Friendship, practical support and advocacy for asylum seekers and other vulnerable immigrants held in immigration detention and post-release.
People fleeing persecution in their home countries who request asylum at a U.S. port of entry are arrested, handcuffed and confined to immigration detention — a traumatic experience that adds to their suffering. In New York, for 21 years Sojourners volunteers have been reaching out in friendship with regular visits to the most isolated of immigration detainees — those who have no friends or family in the area who can visit them.
Following the admonitions of Matthew 24: 31-40 to “welcome the stranger,” Sojourners’ mission remains to befriend and supporter immigrants held in detention under horrific conditions in for-profit and county immigrant detention centers as they await their decision on asylee status; to mentor those who are granted asylum and any released on bond, to maintain contact with and provide assistance to individuals with whom Sojourners has worked in detention and who have been unjustly deported back to dangerous living conditions; to sponsor vetted refugees in some capacity, as through the Welcome USA program of the US State Department; to work with and provide financial support to local immigrant and asylum organizations assisting immigrants; and to educate the church and community on the injustices perpetrated by a broken national immigration system.
In non-Covid-19 years, Sojourners sent a team of volunteers two Saturdays each month to visit detainees, providing hope, solidarity, and a link to the outside world. Since the pandemic shutdown, volunteers have continued to support immigrant detainees in Elizabeth Detention Center, as well as at Hudson County and Essex County Correctional Institute. Volunteers write letters as pen pals, send commissary funds so these friends can purchase soap and bare necessities or call family, raise money for bail bond release and provide letters of support for such applications, coordinate with attorneys working on detainee cases, and work with national groups such as Freedom for Immigrants to advocate for the end of immigrant detention. For those who have achieved asylum status, but who have lost their jobs or are ineligible for unemployment insurance, Sojourners provides rent assistance and connects them with food pantries/soup kitchens and other services and social support, helps with fees for training and professional licensing, and collects funds for their struggling families back in their home countries.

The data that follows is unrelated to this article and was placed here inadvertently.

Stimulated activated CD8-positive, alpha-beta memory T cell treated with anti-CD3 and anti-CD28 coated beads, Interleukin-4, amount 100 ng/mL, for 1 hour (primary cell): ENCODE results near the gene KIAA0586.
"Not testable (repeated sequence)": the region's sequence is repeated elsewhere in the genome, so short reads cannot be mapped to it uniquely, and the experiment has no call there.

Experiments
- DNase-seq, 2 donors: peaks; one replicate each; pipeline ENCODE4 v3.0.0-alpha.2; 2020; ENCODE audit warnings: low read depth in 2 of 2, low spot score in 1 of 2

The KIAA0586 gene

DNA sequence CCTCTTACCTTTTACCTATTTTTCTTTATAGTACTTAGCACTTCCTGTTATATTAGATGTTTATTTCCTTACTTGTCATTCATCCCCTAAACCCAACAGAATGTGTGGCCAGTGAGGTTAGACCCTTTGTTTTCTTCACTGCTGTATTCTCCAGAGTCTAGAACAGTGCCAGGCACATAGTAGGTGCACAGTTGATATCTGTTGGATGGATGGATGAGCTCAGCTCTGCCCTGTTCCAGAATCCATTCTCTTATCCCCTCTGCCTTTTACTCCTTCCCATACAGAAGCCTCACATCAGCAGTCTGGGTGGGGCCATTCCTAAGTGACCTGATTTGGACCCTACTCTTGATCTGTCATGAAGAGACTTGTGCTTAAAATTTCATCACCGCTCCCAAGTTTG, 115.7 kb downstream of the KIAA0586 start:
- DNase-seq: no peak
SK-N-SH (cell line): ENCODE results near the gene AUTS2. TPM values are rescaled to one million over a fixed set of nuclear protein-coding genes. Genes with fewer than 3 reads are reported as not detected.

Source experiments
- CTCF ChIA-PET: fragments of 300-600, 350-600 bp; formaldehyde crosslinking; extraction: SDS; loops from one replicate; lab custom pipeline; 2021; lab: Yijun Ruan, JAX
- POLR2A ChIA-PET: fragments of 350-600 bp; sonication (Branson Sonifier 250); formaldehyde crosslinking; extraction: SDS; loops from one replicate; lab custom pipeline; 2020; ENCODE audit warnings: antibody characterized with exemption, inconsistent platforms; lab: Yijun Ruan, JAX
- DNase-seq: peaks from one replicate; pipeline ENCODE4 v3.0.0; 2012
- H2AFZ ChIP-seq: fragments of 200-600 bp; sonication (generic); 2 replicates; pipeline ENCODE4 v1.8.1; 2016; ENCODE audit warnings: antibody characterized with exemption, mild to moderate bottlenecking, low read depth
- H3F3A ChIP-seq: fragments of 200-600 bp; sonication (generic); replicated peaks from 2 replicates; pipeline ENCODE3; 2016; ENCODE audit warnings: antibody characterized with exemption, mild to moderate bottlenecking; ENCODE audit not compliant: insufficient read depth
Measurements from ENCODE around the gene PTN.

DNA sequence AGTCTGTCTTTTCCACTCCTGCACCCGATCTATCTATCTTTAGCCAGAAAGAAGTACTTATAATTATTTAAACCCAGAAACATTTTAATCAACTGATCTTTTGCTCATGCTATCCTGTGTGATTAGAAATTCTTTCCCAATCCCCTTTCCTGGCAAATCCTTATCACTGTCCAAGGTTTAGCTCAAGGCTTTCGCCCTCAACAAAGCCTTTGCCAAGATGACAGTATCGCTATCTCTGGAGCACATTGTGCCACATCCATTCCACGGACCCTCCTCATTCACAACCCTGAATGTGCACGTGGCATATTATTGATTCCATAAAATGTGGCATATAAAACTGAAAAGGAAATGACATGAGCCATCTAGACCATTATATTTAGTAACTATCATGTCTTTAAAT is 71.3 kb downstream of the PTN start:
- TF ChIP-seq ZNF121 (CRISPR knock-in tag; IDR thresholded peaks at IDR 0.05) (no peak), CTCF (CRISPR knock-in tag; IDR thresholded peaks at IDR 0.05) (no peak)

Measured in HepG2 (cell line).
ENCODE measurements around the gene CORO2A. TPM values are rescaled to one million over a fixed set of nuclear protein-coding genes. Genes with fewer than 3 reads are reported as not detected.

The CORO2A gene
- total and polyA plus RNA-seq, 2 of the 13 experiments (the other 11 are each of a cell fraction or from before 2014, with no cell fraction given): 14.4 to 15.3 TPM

We welcome volunteers from Riverside and across the city seeking a chance to address the needs of new
refugees and asylum seekers by serving as mentors, financial sponsors, providers of temporary housing, and advocates. We work with ongoing programs, organizations and churches active in both answering to the immediate basic needs for supplies, shelter, food and employment of immigrants, as well as those seeking to make the current broken federal approach to immigration more just.